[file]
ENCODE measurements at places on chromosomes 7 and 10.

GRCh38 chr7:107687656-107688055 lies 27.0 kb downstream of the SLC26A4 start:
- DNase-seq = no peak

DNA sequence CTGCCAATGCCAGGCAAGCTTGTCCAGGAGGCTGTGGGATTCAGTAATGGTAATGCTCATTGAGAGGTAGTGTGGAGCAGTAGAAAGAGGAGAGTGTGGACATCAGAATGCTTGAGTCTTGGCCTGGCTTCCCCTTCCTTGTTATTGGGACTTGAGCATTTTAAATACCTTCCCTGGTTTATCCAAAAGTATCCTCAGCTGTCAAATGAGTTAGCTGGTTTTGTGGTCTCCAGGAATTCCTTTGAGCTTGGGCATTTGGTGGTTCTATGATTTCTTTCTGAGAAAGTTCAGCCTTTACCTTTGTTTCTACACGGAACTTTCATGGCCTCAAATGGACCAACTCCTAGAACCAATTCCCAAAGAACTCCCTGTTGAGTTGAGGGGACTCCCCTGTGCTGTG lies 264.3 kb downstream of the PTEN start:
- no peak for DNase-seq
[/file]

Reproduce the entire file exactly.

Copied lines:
ENCODE measurements at places on chromosomes 7 and 10.

GRCh38 chr7:107687656-107688055 lies 27.0 kb downstream of the SLC26A4 start:
- DNase-seq = no peak

DNA sequence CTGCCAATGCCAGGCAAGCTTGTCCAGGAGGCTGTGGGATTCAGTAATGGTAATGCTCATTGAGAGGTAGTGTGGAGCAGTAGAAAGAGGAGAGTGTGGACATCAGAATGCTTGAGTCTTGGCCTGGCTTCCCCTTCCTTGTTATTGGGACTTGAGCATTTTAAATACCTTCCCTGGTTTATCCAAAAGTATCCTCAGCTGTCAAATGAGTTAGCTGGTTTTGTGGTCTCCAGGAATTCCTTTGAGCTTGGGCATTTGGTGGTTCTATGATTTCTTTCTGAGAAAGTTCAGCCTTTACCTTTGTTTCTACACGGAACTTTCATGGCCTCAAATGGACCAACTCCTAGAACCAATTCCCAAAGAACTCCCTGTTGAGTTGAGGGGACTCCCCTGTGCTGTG lies 264.3 kb downstream of the PTEN start:
- no peak for DNase-seq